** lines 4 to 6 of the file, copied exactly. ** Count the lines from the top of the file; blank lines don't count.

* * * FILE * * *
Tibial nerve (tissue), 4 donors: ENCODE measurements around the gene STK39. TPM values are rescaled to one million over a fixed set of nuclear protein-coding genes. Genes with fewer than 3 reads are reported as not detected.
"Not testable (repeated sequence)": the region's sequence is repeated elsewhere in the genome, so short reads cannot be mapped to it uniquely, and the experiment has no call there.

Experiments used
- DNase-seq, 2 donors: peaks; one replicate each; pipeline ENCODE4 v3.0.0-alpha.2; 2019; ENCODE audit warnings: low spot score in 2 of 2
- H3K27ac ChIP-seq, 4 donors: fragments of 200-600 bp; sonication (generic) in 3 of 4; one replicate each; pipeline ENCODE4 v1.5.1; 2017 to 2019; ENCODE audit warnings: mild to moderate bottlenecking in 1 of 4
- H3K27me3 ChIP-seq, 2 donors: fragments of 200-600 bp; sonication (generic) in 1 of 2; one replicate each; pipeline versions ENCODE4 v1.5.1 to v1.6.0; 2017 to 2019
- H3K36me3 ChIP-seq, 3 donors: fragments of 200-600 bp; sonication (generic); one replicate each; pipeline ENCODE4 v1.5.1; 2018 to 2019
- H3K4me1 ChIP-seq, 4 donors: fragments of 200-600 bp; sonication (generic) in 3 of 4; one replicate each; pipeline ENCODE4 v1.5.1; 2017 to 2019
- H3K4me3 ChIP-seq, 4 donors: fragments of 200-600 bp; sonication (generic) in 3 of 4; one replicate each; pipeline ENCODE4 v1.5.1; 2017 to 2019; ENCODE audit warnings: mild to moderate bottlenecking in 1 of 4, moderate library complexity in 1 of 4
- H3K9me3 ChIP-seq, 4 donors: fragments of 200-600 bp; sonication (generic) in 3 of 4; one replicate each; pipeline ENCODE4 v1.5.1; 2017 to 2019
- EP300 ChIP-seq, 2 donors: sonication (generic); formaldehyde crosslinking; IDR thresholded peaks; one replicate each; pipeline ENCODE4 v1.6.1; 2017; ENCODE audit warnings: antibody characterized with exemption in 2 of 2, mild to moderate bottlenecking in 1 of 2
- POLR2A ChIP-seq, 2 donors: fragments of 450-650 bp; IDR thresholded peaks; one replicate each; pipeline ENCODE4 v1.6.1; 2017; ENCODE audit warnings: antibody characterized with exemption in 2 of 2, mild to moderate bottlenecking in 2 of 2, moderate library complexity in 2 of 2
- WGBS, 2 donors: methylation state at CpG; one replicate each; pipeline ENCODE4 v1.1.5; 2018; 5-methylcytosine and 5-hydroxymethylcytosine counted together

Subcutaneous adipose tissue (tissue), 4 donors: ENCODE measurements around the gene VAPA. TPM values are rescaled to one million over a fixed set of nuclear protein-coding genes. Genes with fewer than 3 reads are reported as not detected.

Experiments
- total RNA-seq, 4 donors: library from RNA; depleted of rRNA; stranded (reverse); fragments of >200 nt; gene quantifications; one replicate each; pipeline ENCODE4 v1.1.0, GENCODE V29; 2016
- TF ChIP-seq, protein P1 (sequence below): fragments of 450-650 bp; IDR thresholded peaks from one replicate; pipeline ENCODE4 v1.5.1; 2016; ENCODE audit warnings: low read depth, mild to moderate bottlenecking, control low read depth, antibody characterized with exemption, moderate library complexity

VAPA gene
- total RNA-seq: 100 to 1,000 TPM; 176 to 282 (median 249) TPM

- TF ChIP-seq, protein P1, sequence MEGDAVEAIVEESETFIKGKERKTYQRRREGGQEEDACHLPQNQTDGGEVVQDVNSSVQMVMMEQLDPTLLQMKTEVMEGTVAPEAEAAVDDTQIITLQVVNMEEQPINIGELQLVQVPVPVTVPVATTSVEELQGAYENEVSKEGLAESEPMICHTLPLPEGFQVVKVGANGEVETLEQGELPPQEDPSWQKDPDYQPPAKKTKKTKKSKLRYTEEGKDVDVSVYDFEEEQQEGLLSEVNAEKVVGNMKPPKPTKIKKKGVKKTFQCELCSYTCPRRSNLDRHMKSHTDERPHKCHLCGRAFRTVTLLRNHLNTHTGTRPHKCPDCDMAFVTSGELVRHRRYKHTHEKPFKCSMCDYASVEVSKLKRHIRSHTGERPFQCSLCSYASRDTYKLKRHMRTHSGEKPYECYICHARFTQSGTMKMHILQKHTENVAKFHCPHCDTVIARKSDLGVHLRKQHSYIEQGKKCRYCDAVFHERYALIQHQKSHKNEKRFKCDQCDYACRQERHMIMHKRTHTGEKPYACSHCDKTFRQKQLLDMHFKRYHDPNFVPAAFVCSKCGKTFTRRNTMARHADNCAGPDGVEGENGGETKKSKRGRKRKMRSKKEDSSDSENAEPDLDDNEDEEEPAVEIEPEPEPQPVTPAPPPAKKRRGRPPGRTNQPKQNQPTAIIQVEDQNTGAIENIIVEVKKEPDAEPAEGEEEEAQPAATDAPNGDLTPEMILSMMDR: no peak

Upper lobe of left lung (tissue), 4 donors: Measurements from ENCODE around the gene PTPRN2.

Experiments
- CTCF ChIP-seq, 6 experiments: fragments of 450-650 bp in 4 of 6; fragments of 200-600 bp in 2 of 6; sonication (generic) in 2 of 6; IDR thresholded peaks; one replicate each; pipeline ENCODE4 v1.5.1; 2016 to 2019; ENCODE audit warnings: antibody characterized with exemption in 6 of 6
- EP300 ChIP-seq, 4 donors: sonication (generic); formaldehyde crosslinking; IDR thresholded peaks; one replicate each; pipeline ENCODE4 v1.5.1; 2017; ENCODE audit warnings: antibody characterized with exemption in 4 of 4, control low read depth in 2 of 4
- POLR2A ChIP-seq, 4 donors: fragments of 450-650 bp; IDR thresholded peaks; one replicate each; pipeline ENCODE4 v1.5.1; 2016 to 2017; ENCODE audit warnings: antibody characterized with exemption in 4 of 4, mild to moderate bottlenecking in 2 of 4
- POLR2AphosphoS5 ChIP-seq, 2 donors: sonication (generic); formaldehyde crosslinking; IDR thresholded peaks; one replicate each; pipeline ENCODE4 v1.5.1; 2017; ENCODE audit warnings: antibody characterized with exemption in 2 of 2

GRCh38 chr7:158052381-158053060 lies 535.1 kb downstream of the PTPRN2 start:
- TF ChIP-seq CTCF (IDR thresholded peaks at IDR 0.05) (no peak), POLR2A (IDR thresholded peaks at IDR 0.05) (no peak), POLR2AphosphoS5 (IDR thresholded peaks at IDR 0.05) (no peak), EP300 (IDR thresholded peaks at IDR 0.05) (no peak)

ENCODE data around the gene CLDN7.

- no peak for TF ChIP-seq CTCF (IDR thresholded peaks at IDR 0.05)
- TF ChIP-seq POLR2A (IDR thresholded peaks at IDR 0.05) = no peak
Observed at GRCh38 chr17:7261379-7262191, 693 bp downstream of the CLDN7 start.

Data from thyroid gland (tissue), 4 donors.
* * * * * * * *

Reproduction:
- DNase-seq, 2 donors: peaks; one replicate each; pipeline ENCODE4 v3.0.0-alpha.2; 2019; ENCODE audit warnings: low spot score in 2 of 2
- H3K27ac ChIP-seq, 4 donors: fragments of 200-600 bp; sonication (generic) in 3 of 4; one replicate each; pipeline ENCODE4 v1.5.1; 2017 to 2019; ENCODE audit warnings: mild to moderate bottlenecking in 1 of 4
- H3K27me3 ChIP-seq, 2 donors: fragments of 200-600 bp; sonication (generic) in 1 of 2; one replicate each; pipeline versions ENCODE4 v1.5.1 to v1.6.0; 2017 to 2019